Japan Hotels Housing Sick, Homeless During Pandemic
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Japan Hotels Housing Sick, Homeless During Pandemic

By Elizabeth Gibson for The J-Pop Exchange

Due to Japan’s extension of a nationwide state of emergency to stop the spread of COVID-19, many internet cafes that house the homeless have had to close their doors, forcing their usual inhabitants to seek refuge elsewhere.

Although the measures are far less restrictive than those introduced in the US and Europe, the state of emergency urges people to work from home; encourages bars, nightclubs, and internet and manga cafes to remain shut; and restricts entry for most international travelers. The move allows regional governments to urge people to stay inside, but without punitive measures or legal force.

"The number of new cases has declined, but unfortunately the decrease has not reached the targeted level," Shinzo Abe, Japan’s prime minister, said during a meeting Monday with an expert panel advising the government on the pandemic.

Abe said extending the state of emergency that was due to expire May 6 to May 31 was necessary to remove some of the strain on hospitals that have been overcrowded with COVID-19 patients.

While the state of emergency extension is an essential step to help “flatten the curve” -- which refers to community isolation measures that keep the daily number of disease cases at a manageable level for medical providers -- many of Japan’s most vulnerable citizens, such as the unemployed and the homeless, are falling through the cracks.

Thousands of people normally rely on internet or manga cafes for shelter and a place to sleep. The fee is around ¥1400 to ¥2400 yen ($13 to $23 USD) for one night, and may include free soft drinks, TV, manga, and internet access.  Typically, people who live in internet cafes are unemployed or underemployed and cannot afford to rent even the cheapest apartment, which is more than the cost per month to check in at an internet cafe daily.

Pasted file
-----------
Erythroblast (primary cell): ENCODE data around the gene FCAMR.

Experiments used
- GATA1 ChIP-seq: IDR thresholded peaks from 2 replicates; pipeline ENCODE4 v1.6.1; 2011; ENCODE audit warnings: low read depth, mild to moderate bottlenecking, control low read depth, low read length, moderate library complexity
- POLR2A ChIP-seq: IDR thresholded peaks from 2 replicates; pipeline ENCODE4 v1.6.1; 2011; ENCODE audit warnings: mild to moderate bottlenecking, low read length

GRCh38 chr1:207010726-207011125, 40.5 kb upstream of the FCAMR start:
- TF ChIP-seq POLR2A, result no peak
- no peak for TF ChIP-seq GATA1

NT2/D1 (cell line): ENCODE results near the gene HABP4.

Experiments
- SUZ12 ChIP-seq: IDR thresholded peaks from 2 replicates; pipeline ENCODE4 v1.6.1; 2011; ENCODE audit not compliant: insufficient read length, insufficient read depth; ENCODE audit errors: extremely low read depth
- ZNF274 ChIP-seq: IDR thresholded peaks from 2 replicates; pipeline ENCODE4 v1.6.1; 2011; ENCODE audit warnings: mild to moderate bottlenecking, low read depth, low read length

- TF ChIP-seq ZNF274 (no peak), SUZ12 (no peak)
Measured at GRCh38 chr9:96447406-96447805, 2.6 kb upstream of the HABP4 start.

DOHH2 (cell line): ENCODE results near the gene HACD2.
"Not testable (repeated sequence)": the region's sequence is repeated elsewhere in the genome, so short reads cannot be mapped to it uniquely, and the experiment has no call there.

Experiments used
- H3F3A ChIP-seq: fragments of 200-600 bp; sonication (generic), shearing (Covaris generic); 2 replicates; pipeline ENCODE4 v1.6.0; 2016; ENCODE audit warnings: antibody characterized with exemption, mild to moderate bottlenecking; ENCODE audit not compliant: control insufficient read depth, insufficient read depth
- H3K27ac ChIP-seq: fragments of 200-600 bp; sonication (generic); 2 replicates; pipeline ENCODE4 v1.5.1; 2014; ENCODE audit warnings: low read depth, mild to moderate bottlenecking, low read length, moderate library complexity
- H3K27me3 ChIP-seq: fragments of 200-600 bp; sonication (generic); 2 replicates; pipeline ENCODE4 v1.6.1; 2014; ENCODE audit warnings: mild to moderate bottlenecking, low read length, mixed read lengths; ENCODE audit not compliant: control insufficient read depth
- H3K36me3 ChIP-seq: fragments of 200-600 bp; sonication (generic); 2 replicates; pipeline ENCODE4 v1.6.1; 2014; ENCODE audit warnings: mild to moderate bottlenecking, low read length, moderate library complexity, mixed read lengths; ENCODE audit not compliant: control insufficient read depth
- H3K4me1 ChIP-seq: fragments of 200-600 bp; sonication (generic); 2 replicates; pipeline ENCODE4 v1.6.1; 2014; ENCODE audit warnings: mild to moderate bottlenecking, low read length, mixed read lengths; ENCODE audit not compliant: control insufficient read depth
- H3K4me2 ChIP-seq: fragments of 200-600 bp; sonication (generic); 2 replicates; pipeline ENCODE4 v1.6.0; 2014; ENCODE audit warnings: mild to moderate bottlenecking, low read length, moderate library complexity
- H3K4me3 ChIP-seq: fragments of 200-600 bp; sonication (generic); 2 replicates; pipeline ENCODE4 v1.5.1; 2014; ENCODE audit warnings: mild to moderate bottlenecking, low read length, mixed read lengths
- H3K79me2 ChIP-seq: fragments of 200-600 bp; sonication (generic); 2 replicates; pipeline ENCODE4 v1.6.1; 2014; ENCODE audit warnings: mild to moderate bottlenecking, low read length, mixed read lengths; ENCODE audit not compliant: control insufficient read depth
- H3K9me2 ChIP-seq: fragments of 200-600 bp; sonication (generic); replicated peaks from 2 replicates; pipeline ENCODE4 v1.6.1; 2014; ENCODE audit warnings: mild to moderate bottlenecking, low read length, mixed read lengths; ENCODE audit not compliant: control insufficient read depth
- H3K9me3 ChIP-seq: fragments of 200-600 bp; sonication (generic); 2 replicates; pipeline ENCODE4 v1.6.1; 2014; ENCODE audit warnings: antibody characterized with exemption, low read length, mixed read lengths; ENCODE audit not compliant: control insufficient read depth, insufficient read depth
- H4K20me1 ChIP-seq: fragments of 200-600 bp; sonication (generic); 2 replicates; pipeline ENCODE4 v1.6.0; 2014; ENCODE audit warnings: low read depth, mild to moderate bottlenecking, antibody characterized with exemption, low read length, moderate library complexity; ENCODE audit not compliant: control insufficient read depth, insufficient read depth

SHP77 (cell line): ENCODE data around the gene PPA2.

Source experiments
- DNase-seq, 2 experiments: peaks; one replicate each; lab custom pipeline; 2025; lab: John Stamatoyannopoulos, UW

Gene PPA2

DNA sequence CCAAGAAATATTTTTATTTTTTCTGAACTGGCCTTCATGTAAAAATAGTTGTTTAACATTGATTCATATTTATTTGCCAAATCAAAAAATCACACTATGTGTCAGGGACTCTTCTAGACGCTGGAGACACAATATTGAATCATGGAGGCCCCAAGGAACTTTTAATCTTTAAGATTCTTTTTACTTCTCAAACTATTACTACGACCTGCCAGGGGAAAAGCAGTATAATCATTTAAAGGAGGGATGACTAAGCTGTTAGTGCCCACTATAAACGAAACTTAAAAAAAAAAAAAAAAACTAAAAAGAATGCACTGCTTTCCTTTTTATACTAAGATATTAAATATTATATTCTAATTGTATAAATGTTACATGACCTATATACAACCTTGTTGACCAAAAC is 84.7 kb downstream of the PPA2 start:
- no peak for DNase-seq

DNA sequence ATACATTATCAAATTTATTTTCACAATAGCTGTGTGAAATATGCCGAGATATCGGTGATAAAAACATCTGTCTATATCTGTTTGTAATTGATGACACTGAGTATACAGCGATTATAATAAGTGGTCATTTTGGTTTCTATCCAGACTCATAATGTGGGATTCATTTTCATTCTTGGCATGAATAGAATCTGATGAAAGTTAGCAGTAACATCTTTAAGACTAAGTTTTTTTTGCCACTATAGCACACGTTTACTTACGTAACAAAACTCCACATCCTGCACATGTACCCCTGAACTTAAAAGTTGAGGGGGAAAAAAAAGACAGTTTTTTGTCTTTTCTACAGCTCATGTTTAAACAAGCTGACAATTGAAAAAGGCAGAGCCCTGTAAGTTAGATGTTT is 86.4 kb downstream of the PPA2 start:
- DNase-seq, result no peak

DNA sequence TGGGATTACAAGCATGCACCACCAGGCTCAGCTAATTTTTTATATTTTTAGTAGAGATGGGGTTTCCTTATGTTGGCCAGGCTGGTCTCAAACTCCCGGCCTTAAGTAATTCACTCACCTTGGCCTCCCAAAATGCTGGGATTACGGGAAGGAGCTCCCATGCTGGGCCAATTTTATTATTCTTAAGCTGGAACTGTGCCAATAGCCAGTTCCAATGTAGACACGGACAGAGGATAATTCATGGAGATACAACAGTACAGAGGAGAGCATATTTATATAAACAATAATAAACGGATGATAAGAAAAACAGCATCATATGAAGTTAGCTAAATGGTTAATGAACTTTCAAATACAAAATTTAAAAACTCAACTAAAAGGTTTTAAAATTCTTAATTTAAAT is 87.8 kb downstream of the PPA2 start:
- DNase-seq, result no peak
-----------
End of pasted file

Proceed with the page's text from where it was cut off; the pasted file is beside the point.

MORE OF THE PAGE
Because of the circumstances due to the pandemic, Tokyo authorities have committed to providing emergency housing to support those who, under normal circumstances, live in internet cafes.  On April 30, Hatanaka Kazuo, a spokesperson for the Tokyo metropolitan government, said the city's authorities will provide internet cafe refugees with a room in a business hotel. To qualify, people need to present an internet cafe membership card or bring receipts to an informational desk at each hotel ward to prove they have previously been living in internet cafes.

Elsewhere in different hotels across Tokyo, robots are on hand to greet and help certain Japanese coronavirus patients.

To ease the load on nurses and doctors, Tokyo opened several hotels to house patients who are sick with COVID-19, but not sick enough to require hospitalization.  Japan has secured more than 10,000 hotel rooms around the country to put up patients with lighter symptoms, according to the Health Ministry. And in order to staff the hotels safely, several robots now work in the hotels.

At one coronavirus-sanctioned hotel, a robot named “Pepper” with wide eyes and a face mask greets patients in the lobby. “Please, wear a mask inside,” it tells the visitors. “I hope you recover as quickly as possible.”

Elsewhere in the hotel, another robot with the latest artificial intelligence technology cleans and sanitizes parts of the hotel that have been deemed “Red Zones,” where human staff is limited or restricted.

The number of confirmed and documented coronavirus cases in Japan is now up to 15,253 as of Monday afternoon (5/4/2020); 4,496 people have recovered and 556 have died.

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